New housing rules being discussed to prevent migrant worker COVID-19 spread next season

Officials are trying to get prevent more COVID-19 outbreaks among migrant farm workers by consulting farmers about accommodations and releasing guidelines about preventing the virus from spreading.

Several COVID-19 outbreaks have been linked to communal living conditions on farms

Workers in a corn field. (Maggie MacPherson/CBC)

Officials are trying to prevent more COVID-19 outbreaks among migrant farm workers by figuring out how to make shared accommodations safer and releasing guidelines to prevent the virus from spreading during next year's growing season.

The federal government launched consultations about how communal bunkhouses, where the majority of foreign workers live, could be made safer and more appealing to those who come from abroad to work on Canada's farms. 

Ontario this week released a plan to mitigate and manage outbreaks. 

Several foreign workers have died from COVID-19, and hundreds have been put into isolation because of outbreaks on farms. In the most recent case, 40 workers from an apple orchard in southwestern Ontario. The province hosts about 20,000 migrant workers every year. One advocacy group estimates 1,800 fell ill with coronavirus this year. 

"Migrant farm workers have for many decades pointed out how awful the housing situation is," said Syed Hussan, the executive director of the Migrant Workers Alliance. 

"The priority for us is to make sure that the federal government commits to making migrant worker voices and migrant worker opinions the central determinant of what happens going forward."

Bunkhouses crowded, cramped

The group is now scrambling to make consult migrant workers who have for the most part left Canada for the season. 

"The migrant workers are primarily people who actually live in these houses, but there doesn't seem to be a guarantee that the government is committed to ensuring that their voices are central," Hussan said. 

"At the same time that we are insisting that housing changes are important, we also need a fundamental overhaul of the system, starting with full and permanent immigration status for all," Hussan said. 

Growing calls to improve conditions for migrant farm workers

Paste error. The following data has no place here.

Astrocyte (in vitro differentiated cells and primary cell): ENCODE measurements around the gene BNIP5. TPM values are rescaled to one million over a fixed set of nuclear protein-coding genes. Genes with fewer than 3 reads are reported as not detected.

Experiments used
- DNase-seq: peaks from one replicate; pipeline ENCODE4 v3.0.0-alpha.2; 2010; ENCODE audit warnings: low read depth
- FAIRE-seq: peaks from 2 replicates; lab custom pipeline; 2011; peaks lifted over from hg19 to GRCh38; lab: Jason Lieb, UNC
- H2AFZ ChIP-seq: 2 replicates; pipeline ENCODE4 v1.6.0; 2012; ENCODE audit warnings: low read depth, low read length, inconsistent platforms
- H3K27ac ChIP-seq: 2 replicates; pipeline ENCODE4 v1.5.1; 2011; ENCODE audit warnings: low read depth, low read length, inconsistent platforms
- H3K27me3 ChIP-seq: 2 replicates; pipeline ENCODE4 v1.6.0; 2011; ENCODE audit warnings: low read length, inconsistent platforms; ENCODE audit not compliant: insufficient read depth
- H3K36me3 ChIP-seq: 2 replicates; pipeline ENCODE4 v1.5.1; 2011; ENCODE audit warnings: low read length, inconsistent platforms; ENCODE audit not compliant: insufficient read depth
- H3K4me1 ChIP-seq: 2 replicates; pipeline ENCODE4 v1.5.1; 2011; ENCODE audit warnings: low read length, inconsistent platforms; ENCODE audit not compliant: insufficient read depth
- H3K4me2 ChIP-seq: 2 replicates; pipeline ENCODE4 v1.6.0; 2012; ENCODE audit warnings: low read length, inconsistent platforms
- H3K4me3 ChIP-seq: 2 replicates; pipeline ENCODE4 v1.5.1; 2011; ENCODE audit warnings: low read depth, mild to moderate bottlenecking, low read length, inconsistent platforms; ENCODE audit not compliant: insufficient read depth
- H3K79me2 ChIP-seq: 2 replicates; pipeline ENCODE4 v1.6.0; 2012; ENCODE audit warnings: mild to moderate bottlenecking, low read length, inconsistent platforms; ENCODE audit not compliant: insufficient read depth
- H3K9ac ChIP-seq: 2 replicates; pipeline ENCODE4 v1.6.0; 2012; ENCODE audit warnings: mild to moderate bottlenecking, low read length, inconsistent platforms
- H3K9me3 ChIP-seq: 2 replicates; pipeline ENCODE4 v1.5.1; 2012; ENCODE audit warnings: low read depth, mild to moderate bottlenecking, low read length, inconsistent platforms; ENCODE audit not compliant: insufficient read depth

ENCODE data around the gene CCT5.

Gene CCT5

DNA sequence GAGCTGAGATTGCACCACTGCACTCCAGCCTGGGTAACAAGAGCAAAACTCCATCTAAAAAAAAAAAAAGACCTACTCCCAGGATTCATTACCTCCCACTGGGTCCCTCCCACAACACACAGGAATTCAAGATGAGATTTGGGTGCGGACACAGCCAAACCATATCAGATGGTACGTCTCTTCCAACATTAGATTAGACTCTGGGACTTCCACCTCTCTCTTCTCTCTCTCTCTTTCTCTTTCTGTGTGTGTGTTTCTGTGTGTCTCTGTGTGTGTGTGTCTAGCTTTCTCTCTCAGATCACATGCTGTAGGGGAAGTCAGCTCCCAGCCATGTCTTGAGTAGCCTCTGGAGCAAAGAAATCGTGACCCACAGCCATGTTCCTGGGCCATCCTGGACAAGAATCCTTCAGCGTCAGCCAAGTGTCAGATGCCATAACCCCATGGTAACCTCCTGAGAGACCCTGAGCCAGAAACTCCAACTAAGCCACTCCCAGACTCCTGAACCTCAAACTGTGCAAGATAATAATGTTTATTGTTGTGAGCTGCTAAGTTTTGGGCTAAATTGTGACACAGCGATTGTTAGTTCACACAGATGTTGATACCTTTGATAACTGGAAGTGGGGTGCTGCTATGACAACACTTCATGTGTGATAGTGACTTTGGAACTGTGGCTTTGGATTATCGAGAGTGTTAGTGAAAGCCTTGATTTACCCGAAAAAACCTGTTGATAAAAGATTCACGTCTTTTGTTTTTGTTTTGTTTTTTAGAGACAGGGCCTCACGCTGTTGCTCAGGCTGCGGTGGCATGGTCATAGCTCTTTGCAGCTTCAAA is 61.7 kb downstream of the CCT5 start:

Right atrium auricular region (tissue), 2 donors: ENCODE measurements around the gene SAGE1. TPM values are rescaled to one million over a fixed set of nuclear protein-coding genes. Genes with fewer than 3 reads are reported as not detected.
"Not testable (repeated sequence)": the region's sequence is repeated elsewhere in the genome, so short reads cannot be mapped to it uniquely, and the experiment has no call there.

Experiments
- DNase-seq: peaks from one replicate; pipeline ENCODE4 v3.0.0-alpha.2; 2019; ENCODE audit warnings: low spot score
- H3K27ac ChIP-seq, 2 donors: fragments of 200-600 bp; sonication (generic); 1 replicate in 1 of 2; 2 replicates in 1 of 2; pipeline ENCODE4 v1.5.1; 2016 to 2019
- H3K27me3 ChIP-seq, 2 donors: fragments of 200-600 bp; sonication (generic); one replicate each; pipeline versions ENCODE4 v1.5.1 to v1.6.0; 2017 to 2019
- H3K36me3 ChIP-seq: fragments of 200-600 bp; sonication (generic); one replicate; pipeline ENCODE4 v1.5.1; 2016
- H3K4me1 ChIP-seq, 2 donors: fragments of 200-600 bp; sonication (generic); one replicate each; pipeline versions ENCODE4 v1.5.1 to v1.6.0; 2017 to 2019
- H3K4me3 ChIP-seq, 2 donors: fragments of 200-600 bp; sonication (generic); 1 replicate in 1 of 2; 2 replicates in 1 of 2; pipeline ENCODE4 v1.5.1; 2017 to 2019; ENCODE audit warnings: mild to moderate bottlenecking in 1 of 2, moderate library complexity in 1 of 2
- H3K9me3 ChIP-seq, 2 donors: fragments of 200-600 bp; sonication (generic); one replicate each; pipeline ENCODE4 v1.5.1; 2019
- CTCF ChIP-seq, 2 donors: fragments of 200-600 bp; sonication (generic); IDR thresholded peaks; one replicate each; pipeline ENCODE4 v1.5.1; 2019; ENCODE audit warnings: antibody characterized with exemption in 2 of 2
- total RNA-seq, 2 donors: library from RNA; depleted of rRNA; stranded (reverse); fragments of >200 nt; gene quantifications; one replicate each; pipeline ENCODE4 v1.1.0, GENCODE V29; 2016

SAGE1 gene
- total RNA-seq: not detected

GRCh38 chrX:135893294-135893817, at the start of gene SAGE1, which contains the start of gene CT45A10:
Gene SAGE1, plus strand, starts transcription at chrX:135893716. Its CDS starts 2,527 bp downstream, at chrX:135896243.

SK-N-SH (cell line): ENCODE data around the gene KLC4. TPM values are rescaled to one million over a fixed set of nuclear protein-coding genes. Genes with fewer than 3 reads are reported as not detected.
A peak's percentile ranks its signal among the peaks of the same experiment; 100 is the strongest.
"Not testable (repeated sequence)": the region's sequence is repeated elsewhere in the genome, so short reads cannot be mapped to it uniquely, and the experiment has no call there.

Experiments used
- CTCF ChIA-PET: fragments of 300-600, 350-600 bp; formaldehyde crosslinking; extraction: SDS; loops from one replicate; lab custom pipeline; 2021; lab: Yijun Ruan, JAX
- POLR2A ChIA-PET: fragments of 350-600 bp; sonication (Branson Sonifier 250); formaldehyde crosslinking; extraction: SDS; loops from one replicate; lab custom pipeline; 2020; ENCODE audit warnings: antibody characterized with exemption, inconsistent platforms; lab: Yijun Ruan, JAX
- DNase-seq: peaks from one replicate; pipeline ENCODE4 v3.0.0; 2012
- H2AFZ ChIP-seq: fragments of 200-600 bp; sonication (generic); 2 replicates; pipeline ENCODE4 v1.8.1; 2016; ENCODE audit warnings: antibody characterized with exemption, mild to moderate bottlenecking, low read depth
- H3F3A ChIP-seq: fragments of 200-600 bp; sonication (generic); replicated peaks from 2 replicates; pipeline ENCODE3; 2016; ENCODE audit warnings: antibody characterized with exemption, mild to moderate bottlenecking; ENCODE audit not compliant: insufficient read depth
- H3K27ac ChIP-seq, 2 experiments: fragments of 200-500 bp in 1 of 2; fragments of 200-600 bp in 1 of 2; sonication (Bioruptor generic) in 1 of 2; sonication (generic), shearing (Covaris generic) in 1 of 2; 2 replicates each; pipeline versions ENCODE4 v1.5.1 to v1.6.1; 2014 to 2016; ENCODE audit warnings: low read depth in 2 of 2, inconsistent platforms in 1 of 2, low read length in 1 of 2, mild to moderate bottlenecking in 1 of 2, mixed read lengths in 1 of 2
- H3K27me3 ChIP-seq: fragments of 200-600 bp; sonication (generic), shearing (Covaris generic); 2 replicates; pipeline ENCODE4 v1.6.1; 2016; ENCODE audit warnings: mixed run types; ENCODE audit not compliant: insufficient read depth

3 years ago
Duration 2:03
Advocates for migrant farm workers blame lax safety protocols and poor living conditions for COVID-19 outbreaks and want the federal and provincial government to do more to improve the situation.

The housing is controlled by the farmers, with workers sleeping in bunk beds. 

"They climb on top of each other just to go to sleep. Even during COVID-19, there are times when there is no access to clean bathrooms, no space for people to store their food, no privacy," Hussan said.

"These are inhumane living conditions, and even if they're not completely inhumane, they're substandard. And no matter how bad the situation is, workers don't have the autonomy to choose where they live or the power to tell their employers that they want a different siltation, because doing so means termination, homelessness, deportation and not being invited back the following year." 

Recently, one worker won a battle with his former employer after he was fired for speaking out about conditions on his farm. 

But farmers say they follow strict regulations on municipal, provincial and federal levels. 

"Back in March, my bunkhouse was inspected by the public health unit. Then the Ministry of Labour came out and did an inspection. Then the federal government, through the Integrity Branch of Service Canada. That's four. And then, at the end of August, the health unit came out again," said Ken Forth, a broccoli farmer in the Hamilton area president of the Foreign Agricultural Resource Management Services (FARMS). 

"Everyone thinks we're out here running like the Wild West, but we're not. We're under a lot of rules and regulations by a lot of different levels of goverment to make sure that these guys coming to our farms are safe." 

Ontario launches strategy for farm workers

Earlier this week, Ontario launched its own strategy aimed at preventing and containing COVID-19 outbreaks on farms, protecting the health and wellness of workers and maintaining the viability of the agri-food sector.

"The health and safety of farm workers is top priority for fruit and vegetable growers," Bill George, chair of the Ontario Fruit and Vegetable Growers' Association, said in a statement.

The plan includes making sure testing is available for farm workers, that they work in cohorts whenever possible and wear proper protective gear, 

"Since the beginning of the pandemic, growers have made substantial efforts to adapt their farms to protect workers from the risks presented by COVID-19. This strategy, and the commitment by the government and industry to work together, further supports the efforts of growers to protect essential farm workers and maintain domestic food production."

But no migrant worker advocacy groups were involved in preparing the plan, the province admitted. 

That worries those advocacy groups, who say worker voices are often ignored in favour of farmers' wants. 

But Forth said he's worried that the pandemic, coupled with tight rules about workers, could lead to food shortages. 

"Everything we do every day can be improved. We want our people safe, and we do everything we possible can to keep them safe," Forth said. 

"It worries me, because if we see what's going on in the world, there's a limit of labour available to harvest those crops. No one remembers food shortages, and I never thought it would ever happen here, but we need to think about producing more food in this country, in conditions as safe as possible, with an eye to treating people properly. Otherwise we could be in big trouble."